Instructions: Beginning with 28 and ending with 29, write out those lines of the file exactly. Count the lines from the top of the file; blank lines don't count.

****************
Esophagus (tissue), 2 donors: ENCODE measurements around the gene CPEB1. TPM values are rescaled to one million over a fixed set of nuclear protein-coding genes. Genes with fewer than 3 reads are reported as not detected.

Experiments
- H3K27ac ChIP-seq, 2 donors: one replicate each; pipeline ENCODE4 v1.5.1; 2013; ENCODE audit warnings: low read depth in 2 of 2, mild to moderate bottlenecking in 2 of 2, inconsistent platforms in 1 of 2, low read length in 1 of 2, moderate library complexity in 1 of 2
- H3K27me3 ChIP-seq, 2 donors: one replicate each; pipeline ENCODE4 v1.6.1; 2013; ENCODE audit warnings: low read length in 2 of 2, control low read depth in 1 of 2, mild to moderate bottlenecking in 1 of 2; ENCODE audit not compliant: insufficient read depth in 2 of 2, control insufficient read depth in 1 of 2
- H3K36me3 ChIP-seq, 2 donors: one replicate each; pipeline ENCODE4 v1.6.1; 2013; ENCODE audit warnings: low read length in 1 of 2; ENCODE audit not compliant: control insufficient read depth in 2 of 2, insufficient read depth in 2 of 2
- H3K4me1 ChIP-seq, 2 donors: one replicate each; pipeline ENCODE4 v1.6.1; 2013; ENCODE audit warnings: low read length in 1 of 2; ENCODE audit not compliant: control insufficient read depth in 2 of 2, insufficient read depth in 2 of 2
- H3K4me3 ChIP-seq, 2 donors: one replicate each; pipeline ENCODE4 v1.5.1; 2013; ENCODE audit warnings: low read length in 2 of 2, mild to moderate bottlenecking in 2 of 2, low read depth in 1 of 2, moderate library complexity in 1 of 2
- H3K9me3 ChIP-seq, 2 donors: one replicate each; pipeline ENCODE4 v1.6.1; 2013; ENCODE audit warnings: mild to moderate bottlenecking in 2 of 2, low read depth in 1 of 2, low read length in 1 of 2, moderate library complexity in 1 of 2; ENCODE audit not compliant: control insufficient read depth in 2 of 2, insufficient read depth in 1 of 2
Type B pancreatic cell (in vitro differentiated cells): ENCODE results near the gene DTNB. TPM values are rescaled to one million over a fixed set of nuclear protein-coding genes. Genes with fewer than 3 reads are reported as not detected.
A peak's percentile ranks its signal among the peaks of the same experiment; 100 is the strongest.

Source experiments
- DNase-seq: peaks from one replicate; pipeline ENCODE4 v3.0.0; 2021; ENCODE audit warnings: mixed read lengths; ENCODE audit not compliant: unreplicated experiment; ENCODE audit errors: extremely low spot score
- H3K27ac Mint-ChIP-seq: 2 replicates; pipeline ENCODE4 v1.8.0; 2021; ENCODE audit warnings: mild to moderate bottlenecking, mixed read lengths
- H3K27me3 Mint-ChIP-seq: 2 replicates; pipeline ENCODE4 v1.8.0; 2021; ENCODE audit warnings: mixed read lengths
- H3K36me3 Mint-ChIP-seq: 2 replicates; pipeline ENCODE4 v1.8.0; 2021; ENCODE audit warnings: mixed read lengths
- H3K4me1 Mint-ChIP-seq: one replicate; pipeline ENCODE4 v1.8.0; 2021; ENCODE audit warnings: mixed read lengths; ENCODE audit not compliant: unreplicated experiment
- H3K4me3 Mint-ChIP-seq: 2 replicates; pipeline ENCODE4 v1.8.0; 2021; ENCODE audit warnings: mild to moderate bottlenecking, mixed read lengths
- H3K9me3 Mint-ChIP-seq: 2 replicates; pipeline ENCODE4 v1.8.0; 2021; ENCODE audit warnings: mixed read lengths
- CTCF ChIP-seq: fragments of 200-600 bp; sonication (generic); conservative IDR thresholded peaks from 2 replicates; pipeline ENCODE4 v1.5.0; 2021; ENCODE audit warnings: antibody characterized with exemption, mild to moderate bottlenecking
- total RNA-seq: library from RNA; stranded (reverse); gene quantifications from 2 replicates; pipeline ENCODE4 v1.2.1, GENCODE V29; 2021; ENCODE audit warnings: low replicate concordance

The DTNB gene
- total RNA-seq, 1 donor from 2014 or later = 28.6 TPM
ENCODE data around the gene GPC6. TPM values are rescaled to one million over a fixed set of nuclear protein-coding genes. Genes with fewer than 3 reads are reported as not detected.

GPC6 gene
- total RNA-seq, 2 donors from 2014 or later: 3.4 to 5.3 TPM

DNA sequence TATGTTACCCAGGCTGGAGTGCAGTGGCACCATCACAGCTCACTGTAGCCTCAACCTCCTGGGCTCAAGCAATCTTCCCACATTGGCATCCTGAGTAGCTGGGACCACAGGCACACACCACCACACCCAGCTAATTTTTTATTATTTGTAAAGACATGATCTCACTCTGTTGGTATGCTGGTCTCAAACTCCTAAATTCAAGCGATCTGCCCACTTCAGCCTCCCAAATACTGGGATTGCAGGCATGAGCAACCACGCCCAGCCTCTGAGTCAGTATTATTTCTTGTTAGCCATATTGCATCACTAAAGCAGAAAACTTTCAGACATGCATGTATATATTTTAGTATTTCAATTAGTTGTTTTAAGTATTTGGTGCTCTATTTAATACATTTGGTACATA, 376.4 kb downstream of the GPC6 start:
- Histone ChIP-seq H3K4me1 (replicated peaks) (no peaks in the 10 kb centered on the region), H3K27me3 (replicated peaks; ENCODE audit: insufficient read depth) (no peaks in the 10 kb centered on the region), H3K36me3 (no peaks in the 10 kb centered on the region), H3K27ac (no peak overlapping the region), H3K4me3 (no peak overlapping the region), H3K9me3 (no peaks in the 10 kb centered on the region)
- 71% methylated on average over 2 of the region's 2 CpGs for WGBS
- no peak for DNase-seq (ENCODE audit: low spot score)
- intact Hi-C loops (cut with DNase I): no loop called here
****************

- 71% methylated on average over 2 of the region's 2 CpGs for WGBS
- no peak for DNase-seq (ENCODE audit: low spot score)